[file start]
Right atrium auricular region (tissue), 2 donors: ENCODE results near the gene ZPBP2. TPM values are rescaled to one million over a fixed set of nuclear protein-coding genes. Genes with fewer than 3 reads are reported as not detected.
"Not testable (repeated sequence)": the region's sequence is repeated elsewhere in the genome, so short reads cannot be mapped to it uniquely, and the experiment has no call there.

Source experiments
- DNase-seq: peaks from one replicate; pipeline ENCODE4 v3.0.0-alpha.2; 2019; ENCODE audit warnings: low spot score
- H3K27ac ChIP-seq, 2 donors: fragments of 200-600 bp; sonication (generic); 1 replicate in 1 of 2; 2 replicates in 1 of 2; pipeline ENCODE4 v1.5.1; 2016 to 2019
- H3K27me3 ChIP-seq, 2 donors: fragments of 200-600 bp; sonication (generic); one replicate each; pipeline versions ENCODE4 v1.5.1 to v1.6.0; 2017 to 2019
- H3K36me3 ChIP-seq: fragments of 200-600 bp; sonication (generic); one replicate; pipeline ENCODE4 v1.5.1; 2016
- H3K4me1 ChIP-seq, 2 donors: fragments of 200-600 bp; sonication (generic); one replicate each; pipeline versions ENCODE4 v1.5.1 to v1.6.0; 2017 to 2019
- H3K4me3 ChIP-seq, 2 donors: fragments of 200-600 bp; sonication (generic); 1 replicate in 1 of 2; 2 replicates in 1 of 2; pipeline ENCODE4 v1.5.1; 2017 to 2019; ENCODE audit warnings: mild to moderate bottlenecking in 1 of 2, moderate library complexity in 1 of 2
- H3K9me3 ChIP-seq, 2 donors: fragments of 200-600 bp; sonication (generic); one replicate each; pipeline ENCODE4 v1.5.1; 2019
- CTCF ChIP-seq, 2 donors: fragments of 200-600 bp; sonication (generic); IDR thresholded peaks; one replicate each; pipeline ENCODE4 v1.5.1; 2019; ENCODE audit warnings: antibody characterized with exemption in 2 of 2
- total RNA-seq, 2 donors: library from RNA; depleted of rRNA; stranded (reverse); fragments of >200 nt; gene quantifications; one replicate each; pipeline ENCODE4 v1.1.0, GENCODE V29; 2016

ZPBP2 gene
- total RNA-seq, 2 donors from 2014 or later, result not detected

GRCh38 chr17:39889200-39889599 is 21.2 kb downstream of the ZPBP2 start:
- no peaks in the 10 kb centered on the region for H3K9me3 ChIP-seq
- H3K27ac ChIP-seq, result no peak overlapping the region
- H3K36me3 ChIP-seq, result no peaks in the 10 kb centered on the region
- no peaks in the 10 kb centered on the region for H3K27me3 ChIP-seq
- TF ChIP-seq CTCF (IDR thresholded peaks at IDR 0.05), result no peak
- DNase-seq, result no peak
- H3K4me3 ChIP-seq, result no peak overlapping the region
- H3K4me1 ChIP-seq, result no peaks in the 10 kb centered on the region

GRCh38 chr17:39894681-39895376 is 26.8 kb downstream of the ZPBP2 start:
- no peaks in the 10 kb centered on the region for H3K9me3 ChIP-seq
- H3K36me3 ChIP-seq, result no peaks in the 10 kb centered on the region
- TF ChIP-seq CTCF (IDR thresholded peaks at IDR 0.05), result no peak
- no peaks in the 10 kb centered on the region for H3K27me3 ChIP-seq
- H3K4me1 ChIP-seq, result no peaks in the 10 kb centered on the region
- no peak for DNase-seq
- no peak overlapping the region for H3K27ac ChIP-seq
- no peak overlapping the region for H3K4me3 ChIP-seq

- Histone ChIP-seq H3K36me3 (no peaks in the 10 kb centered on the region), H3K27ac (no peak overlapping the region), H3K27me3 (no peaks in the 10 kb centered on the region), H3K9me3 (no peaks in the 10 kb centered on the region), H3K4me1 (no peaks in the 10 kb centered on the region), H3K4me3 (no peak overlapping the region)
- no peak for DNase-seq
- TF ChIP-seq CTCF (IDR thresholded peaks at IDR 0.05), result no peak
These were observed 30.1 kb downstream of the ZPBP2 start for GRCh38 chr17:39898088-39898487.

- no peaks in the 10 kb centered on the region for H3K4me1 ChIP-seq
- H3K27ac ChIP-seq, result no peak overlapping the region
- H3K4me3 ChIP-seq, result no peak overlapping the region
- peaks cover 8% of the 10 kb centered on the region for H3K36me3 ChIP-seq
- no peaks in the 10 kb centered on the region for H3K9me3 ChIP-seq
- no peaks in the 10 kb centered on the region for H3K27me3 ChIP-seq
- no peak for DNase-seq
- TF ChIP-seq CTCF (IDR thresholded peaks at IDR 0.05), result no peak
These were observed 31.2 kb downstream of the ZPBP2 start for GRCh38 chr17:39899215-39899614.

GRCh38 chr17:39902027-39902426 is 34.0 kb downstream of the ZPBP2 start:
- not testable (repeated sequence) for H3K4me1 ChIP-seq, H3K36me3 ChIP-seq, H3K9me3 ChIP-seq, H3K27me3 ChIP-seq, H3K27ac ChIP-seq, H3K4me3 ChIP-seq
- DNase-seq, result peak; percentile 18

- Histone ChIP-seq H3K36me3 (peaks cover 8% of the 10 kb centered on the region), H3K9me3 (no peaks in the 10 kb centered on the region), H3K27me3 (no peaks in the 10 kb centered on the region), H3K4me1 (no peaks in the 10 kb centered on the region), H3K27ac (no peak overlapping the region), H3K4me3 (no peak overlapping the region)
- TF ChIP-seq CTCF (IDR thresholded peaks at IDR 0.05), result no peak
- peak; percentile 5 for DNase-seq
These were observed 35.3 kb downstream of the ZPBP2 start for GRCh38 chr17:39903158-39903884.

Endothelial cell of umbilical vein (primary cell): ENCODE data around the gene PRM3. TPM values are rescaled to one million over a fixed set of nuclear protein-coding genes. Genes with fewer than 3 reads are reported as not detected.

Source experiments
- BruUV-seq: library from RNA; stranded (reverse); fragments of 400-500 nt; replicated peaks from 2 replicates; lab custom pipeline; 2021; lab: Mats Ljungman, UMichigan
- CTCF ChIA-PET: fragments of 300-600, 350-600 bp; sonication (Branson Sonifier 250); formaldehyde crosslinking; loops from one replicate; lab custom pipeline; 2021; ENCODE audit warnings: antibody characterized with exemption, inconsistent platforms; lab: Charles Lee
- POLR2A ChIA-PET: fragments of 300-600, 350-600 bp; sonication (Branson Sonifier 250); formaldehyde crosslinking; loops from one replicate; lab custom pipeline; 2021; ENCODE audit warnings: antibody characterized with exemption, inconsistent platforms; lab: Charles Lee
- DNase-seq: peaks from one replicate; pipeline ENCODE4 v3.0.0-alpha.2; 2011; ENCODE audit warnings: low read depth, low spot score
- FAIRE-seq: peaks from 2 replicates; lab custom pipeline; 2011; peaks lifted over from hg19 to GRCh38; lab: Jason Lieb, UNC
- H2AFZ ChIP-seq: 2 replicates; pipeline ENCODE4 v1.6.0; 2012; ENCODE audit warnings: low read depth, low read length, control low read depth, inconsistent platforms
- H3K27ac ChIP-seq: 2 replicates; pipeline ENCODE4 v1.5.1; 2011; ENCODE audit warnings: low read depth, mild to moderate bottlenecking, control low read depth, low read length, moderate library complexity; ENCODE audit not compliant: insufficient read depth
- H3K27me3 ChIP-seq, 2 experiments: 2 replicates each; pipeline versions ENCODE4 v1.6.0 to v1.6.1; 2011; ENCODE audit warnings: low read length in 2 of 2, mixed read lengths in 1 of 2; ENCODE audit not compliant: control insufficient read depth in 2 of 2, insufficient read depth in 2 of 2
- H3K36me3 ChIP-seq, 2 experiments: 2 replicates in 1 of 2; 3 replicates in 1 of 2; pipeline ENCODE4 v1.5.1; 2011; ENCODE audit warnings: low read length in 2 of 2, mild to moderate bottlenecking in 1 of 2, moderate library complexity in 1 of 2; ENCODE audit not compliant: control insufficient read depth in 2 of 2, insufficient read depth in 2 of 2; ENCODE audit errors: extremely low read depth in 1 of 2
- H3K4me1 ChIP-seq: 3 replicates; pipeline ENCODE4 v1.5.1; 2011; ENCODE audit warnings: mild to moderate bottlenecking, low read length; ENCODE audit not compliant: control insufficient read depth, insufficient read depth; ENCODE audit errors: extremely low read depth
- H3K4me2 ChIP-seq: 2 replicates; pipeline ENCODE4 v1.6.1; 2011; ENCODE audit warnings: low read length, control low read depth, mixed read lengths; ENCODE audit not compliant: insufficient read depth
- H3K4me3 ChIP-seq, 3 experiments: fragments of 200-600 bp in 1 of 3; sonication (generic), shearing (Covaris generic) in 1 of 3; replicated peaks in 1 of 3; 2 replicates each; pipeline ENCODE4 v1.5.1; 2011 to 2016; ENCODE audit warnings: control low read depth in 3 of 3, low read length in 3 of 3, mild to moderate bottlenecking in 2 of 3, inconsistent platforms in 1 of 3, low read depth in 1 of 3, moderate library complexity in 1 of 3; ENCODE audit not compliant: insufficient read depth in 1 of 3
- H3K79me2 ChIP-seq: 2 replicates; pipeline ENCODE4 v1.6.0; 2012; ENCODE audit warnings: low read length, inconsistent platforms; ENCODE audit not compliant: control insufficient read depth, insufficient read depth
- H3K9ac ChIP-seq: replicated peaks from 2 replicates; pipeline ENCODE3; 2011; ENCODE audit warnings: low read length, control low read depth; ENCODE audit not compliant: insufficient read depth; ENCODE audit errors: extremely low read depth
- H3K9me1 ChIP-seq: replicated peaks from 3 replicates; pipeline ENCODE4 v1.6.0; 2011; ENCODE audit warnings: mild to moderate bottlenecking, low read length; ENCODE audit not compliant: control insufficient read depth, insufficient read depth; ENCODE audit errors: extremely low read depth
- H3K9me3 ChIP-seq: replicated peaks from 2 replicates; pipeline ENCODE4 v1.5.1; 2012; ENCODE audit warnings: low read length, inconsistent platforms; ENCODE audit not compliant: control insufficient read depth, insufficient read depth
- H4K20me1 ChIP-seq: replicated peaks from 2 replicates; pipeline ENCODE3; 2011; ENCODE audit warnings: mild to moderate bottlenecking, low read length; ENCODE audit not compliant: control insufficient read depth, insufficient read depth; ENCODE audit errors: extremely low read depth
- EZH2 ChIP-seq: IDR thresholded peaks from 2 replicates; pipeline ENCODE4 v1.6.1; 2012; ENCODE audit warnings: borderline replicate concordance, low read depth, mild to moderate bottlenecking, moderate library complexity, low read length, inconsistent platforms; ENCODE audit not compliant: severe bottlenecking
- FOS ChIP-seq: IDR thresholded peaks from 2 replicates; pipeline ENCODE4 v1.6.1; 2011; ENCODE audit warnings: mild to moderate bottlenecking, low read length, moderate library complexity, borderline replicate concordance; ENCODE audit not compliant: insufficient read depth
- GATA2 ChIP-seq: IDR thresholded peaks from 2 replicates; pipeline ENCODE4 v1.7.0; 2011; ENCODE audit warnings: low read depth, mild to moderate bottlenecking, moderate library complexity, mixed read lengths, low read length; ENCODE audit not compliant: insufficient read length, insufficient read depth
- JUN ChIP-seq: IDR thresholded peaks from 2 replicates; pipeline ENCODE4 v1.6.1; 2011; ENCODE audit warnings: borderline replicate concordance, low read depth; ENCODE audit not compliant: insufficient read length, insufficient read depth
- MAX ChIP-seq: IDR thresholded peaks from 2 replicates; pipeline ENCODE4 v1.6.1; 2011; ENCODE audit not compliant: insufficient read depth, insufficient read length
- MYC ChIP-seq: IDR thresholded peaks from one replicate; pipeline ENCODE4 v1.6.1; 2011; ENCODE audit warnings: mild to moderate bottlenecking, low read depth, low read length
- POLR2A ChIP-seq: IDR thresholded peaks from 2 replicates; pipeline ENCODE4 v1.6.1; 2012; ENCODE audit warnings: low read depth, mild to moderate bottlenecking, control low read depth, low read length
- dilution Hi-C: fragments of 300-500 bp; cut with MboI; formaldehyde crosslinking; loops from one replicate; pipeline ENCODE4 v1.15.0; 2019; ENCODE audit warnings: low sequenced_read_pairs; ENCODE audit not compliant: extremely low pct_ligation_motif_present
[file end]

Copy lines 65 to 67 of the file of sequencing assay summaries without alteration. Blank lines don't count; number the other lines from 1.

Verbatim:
- H3K4me2 ChIP-seq: 2 replicates; pipeline ENCODE4 v1.6.1; 2011; ENCODE audit warnings: low read length, control low read depth, mixed read lengths; ENCODE audit not compliant: insufficient read depth
- H3K4me3 ChIP-seq, 3 experiments: fragments of 200-600 bp in 1 of 3; sonication (generic), shearing (Covaris generic) in 1 of 3; replicated peaks in 1 of 3; 2 replicates each; pipeline ENCODE4 v1.5.1; 2011 to 2016; ENCODE audit warnings: control low read depth in 3 of 3, low read length in 3 of 3, mild to moderate bottlenecking in 2 of 3, inconsistent platforms in 1 of 3, low read depth in 1 of 3, moderate library complexity in 1 of 3; ENCODE audit not compliant: insufficient read depth in 1 of 3
- H3K79me2 ChIP-seq: 2 replicates; pipeline ENCODE4 v1.6.0; 2012; ENCODE audit warnings: low read length, inconsistent platforms; ENCODE audit not compliant: control insufficient read depth, insufficient read depth